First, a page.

Rickard Close, NW4

Road in/near Hendon

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(51.58813 -0.23324, 51.588 -0.233) 
MAP YEAR:1750180018301860190019502021Remove markers
Road · Hendon · NW4 ·
JANUARY
1
2000

Rickard Close is a street in Hendon.





CONTRIBUTIONS TO THE LOCALITY


Comment
Martina   
Added: 13 Jul 2017 21:22 GMT   

Schweppes factory
The site is now a car shop and Angels Fancy Dress shop and various bread factories are there.

Reply
LATEST LONDON-WIDE CONTRIBUTIONS TO THE PROJECT

Comment
old lady   
Added: 19 Jul 2021 11:58 GMT   

mis information
Cheltenham road was originally
Hall road not Hill rd
original street name printed on house still standing

Reply
Comment
Patricia Bridges   
Added: 19 Jul 2021 10:57 GMT   

Lancefield Coachworks
My grandfather Tom Murray worked here

Reply
Lived here
Former Philbeach Gardens Resident   
Added: 14 Jul 2021 00:44 GMT   

Philbeach Gardens Resident (Al Stewart)
Al Stewart, who had huts in the 70s with the sings ’Year of the Cat’ and ’On The Borders’, lived in Philbeach Gdns for a while and referenced Earl’s Court in a couple of his songs.
I lived in Philbeach Gardens from a child until my late teens. For a few years, on one evening in the midst of Summer, you could hear Al Stewart songs ringing out across Philbeach Gardens, particularly from his album ’Time Passages". I don’t think Al was living there at the time but perhaps he came back to see some pals. Or perhaps the broadcasters were just his fans,like me.
Either way, it was a wonderful treat to hear!

Reply
Lived here
David James Bloomfield   
Added: 13 Jul 2021 11:54 GMT   

Hurstway Street, W10
Jimmy Bloomfield who played for Arsenal in the 1950s was brought up on this street. He was a QPR supporter as a child, as many locals would be at the time, as a teen he was rejected by them as being too small. They’d made a mistake

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Comment
Added: 6 Jul 2021 05:38 GMT   

Wren Road in the 1950s and 60s
Living in Grove Lane I knew Wren Road; my grandfather’s bank, Lloyds, was on the corner; the Scout District had their office in the Congregational Church and the entrance to the back of the Police station with the stables and horses was off it. Now very changed - smile.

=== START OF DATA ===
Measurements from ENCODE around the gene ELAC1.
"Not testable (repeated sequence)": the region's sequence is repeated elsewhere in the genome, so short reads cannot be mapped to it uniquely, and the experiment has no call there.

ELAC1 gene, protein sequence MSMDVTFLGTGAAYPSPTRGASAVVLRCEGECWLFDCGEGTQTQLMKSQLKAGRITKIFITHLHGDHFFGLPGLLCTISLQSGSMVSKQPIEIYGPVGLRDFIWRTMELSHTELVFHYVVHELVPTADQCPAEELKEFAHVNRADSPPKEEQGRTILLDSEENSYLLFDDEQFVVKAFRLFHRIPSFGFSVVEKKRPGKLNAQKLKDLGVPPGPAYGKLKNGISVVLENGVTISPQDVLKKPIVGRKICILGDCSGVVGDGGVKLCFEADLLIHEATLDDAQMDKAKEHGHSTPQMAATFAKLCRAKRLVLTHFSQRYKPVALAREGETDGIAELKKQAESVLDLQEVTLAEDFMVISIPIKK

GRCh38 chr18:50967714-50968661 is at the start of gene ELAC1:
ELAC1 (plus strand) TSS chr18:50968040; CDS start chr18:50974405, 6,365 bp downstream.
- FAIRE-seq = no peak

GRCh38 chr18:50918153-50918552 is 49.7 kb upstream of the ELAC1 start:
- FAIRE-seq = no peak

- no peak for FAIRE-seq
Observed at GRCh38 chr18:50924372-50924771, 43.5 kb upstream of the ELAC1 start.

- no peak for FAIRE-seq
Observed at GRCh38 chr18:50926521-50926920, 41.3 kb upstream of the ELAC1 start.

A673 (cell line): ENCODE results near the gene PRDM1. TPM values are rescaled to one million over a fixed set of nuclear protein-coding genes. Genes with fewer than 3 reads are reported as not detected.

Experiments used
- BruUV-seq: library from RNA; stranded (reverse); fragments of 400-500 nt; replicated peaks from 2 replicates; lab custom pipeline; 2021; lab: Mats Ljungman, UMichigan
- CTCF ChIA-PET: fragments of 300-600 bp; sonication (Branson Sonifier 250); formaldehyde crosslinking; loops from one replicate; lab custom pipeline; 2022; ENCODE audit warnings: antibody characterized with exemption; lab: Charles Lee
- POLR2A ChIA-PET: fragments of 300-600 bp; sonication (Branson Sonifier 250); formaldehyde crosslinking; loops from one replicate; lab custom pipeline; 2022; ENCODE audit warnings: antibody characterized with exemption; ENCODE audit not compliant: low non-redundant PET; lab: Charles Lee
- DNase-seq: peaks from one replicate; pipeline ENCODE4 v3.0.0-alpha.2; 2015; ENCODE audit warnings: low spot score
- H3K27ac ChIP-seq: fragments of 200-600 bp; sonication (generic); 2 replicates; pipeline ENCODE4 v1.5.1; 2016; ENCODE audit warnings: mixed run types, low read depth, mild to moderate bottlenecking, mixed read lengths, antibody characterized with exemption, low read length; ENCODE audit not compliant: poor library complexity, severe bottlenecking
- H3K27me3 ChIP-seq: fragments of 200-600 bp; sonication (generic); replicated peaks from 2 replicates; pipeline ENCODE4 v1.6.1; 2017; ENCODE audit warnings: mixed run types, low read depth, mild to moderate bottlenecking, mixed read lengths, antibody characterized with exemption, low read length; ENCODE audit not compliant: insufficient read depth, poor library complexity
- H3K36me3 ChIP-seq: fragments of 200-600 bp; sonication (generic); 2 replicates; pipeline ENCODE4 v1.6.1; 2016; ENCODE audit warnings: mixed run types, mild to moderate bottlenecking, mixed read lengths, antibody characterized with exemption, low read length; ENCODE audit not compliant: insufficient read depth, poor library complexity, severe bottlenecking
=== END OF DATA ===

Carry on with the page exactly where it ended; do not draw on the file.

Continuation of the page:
Reply

fariba   
Added: 28 Jun 2021 00:48 GMT   

Tower Bridge Business Complex, S
need for my coursework

Source: university

Reply
Lived here
Kim Johnson   
Added: 24 Jun 2021 19:17 GMT   

Limehouse Causeway (1908)
My great grandparents were the first to live in 15 Tomlins Terrace, then my grandparents and parents after marriage. I spent the first two years of my life there. My nan and her family lived at number 13 Tomlins Terrace. My maternal grandmother lived in Maroon house, Blount Street with my uncle. Nan, my mum and her brothers were bombed out three times during the war.

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Comment
Peter H Davies   
Added: 17 Jun 2021 09:33 GMT   

Ethelburga Estate
The Ethelburga Estate - named after Ethelburga Road - was an LCC development dating between 1963–65. According to the Wikipedia, it has a "pleasant knitting together of a series of internal squares". I have to add that it’s extremely dull :)

Source: Wikipedia, the free encyclopedia

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NEARBY LOCATIONS OF NOTE
Church Farmhouse Museum Church Farmhouse Museum was situated in a 17th-century farmhouse in Hendon – the oldest surviving dwelling in Hendon.